Venkatesh Rao explored the concept much further in his essay on the “Grand Unified Theory of Striving”, pulling in other ideas like convergent thinking, critical paths, and lean methodology. Venkat’s visualization of the critical paths and point frontiers of each quadrant is a particularly insightful way to think about the concept.
Defining the dimensions and modes
Here’s how I’d describe the axes of the 2×2:
“Why”-axis — Know what vs. don’t know what. Do you know what the goal is? How specific is the desired outcome? Not knowing the goal (or having a very broad idea) is in the realm of divergent thinking: there are many potential solutions and progress can be non-linear. It’s the exploration phase of the explore vs. exploit tradeoff, searching for goals or areas of value.
Knowing what and why is in the realm of convergent thinking: there is a single “correct” solution or destination. It squarely aligns with Peter Thiel’s deterministic approach of viewing the future: “There is just one thing—the best thing—that you should do.”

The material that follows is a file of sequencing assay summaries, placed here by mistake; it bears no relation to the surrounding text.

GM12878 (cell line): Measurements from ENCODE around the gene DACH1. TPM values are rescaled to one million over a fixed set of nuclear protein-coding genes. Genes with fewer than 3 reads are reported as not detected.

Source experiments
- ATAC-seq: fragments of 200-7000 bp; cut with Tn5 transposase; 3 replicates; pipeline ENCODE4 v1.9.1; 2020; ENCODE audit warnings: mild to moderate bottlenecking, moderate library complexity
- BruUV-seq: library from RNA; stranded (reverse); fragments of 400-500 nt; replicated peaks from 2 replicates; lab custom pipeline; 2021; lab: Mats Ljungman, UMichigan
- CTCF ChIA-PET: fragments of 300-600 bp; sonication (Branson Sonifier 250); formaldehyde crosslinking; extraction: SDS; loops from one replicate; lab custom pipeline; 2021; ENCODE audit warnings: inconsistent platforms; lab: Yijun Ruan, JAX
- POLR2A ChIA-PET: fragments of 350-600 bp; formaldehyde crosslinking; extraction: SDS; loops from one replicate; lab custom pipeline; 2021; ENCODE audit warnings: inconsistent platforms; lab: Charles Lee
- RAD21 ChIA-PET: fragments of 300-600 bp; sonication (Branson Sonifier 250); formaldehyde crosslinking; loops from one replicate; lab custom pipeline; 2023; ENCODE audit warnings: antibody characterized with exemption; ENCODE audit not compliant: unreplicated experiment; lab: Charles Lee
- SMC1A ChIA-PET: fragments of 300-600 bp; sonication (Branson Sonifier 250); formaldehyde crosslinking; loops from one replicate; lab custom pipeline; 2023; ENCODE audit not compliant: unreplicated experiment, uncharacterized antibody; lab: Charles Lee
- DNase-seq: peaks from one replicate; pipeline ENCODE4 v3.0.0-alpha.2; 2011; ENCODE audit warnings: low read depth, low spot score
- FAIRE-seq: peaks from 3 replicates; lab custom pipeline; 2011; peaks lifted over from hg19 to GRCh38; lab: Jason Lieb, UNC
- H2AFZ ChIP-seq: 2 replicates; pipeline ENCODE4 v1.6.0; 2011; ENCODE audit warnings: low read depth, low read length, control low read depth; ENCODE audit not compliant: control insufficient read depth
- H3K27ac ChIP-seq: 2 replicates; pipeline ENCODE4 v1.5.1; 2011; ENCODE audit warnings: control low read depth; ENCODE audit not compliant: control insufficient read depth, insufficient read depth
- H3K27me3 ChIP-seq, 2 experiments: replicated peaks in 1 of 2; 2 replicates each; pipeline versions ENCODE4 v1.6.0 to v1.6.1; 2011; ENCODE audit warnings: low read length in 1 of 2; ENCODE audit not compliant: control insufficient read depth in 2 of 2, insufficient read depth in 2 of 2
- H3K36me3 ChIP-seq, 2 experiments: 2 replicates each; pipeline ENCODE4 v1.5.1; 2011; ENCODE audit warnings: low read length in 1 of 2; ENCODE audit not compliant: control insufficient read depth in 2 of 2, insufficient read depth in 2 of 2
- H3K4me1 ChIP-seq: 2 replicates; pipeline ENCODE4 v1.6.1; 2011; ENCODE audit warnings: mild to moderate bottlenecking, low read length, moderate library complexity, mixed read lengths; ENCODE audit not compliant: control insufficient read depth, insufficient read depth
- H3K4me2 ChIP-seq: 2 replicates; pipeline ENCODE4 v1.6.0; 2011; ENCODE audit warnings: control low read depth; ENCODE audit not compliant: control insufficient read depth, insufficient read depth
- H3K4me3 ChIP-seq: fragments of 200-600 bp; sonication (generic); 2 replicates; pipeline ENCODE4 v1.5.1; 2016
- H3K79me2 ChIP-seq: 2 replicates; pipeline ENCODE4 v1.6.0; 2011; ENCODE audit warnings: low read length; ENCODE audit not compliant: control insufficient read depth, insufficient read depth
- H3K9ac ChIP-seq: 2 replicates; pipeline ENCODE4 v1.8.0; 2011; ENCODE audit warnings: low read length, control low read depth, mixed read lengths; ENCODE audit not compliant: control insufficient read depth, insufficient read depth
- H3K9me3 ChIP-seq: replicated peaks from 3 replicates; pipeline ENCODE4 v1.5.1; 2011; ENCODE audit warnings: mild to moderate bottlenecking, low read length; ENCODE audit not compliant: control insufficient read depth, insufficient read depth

Horizontal-axis — Know how vs. don’t know how. Is it known how to accomplish the goal? Are the bottlenecks or resource-sensitive parts generally understood? When you know exactly how to accomplish something, there is a clear critical path1 (the red lines in the diagram below). Other paths of effort may still be required, but they are oblique with more slack, running parallel to the critical path.
Knowing how allows you to operate lean because you can—in theory—use the least amount of resources necessary to get the job done. In the fat mode of operation, you don’t really know how to reach your goal. You can’t be efficient because you don’t know how to be, and there will be a lot of slack in the system. The path is determined opportunistically as you go, with critical paths only in smaller subsections.